Today, a woman guides a young friend through the
early 19th century. The University of Houston's
College of Engineering presents this series about
the machines that make our civilization run, and
the people whose ingenuity created them.
It's 1816, and a fictional
teacher, Mrs. B, talks with young Caroline about
political economy. Caroline has been reading the
classics. She tells Mrs. B about Telemachus's
return to the city of Salentum. Telemachus
complains to Mentor that the city, once rich in
gold and art, is now poor. Mentor replies, "Look at
the farms and vineyards around the city. They now
What good is a superb city without good farms and
honorable labor? It's nothing but a monster with a
great head and a withered body. Mentor says they've
shifted Salentum's wealth from the arts to
agriculture, and they're healthier for it.
Mrs. B sighs in frustration and wheels on Caroline.
"Young lady, you seriously need some grounding in
And that's how
Jane Marcet began her book on political
economics. This instructional book, done in
dialogue form, is one of many she wrote for the
young ladies of the early 1800s.
"Flourishing cities," Mrs. B tells Caroline, "are
the means of fertilizing the fields around them."
How can you take wealth from the city and give it
to the farm? The city and the farm form one organic
whole. In the person of Mrs. B, Marcet skillfully
leads Caroline away from Mentor's classic
isolationism and recreates Adam Smith's arguments about
But economic interdependence had another face in
1816. The female half of society was
disenfranchised. When Mrs. B tells Caroline she
must learn political economics, Caroline cries,
"How? I cannot attend [university] lectures."
Indeed she could not. Women were barred from
universities in 1816.
So Mrs. B says she'll teach Caroline. She explains:
"It has been my good fortune to have passed a great
part of my life in a society where this science
[was] a frequent topic of discussion." She has, in
short, learned the way all early-19th-century women
learned academic subjects. She was an alert fly on
Mrs. B launches into capitalistic theory. Caroline
counters again and again with pastoral ideas from
Along the lawn where scatter'd hamlets rose,
Unwieldy wealth and cumbrous pomp repose,
And every want to luxury allied.
Nonsense, Mrs. B insists. Personal wealth is a
by-product of a healthy economy. It doesn't rob the
poor; it helps to feed them.
Then we realize Marcet is equipping the Carolines
of her male-dominated world by driving home the
same aggressive economic principles that shaped
that world. The publisher of the American editions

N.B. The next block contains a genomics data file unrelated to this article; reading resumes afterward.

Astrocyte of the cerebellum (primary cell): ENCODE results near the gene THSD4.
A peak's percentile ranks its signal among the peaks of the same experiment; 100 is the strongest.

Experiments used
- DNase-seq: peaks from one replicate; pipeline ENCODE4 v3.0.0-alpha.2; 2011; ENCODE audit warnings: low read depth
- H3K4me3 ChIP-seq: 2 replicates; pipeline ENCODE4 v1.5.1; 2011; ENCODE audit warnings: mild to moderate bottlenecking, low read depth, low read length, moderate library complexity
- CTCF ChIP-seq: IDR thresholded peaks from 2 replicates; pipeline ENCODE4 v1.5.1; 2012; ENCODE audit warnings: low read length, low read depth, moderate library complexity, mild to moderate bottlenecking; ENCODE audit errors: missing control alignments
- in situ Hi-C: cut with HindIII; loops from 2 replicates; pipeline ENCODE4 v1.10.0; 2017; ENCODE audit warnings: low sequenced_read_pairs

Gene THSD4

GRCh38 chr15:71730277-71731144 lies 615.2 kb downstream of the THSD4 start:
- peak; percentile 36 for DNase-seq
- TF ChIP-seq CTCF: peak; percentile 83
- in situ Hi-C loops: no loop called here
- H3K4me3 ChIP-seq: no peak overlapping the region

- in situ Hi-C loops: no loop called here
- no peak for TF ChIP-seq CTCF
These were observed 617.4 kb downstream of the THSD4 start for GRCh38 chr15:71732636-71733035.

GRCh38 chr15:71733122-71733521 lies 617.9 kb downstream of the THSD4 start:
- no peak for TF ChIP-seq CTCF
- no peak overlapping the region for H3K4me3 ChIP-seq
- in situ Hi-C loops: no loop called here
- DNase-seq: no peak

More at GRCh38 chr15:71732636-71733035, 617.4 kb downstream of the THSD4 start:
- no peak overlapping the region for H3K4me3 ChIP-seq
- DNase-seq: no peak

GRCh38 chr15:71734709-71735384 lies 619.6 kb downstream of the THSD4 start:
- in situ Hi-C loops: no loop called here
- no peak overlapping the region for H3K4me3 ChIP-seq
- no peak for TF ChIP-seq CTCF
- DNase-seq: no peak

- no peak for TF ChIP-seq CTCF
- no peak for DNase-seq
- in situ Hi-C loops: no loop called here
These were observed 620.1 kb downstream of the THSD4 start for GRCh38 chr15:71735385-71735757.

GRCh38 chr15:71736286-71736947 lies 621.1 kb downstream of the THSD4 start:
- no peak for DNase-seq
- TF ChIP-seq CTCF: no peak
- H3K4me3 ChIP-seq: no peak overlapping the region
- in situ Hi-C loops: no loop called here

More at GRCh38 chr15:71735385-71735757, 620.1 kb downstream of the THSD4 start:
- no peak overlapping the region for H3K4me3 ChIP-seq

of this superb and mind-churning book, this study
in compromise under adversity, has falsely put the
name of a male author on it. In 1816 he had to --
if he wanted anyone to buy it.
I'm John Lienhard, at the University of Houston,
where we're interested in the way inventive minds
Marcet, J.H., Conversations on Political
Economy, in which the Elements of the Science are
Familiarly Explained, London: Printed for
Longman, Hurst, Rees, Orme, and Brown,
Paternoster-Row, 1816. (This is the source in which I
did most of my reading for this episode. Its
frontispiece dodges the question of Marcet's gender,
saying simply, "by the author of Conversations
on Chemistry" -- another instructional book by
I looked through several later editions of
Political Economy (and other Marcet
books as well) at Harvard's Gutman Library. One
Rev. J.L. Blake added discussion questions to her
books for students in the Boston school system. The
books were then sold under his name. If he altered
the actual text of Political Economy
in that process, it was obvious to me. Among the
title pages of the many editions of Marcet's many
books in the Gutman Library I saw the names of
three other male authors: J.L. Comstock, Thomas P.
Jones, and even Sir Humphry Davy. A typical
frontispiece from a Marcet book follows:
The Fifteenth American, from the last London
in which the
ELEMENTS OF THAT SCIENCE
ILLUSTRATED BY EXPERIMENTS
AND 38 ENGRAVINGS ON WOOD
Additions and Corrections
TO WHICH ARE NOW ADDED
Explanations of the text -- Directions for
Apparatus, and a Vocabulary of Terms --
with a List of Interesting Experiments.
BY J.L. COMSTOCK, M.D.
together with a new and extensive
SERIES OF QUESTIONS
BY REV. J.L. BLAKE, A.M.
BEACH AND BECKWITH
A.S. Beckwith & Co.
For more on Jane Marcet see Episodes 741, 744,
745, and 828. For more on her Political
Economy, see Episode 950.
From a 1911 edition of
The Vicar of Wakefield
The Engines of Our Ingenuity is
Copyright © 1988-1997 by John H.
The title page of the 1830 edition of Jane
attributed to J. L. Blake
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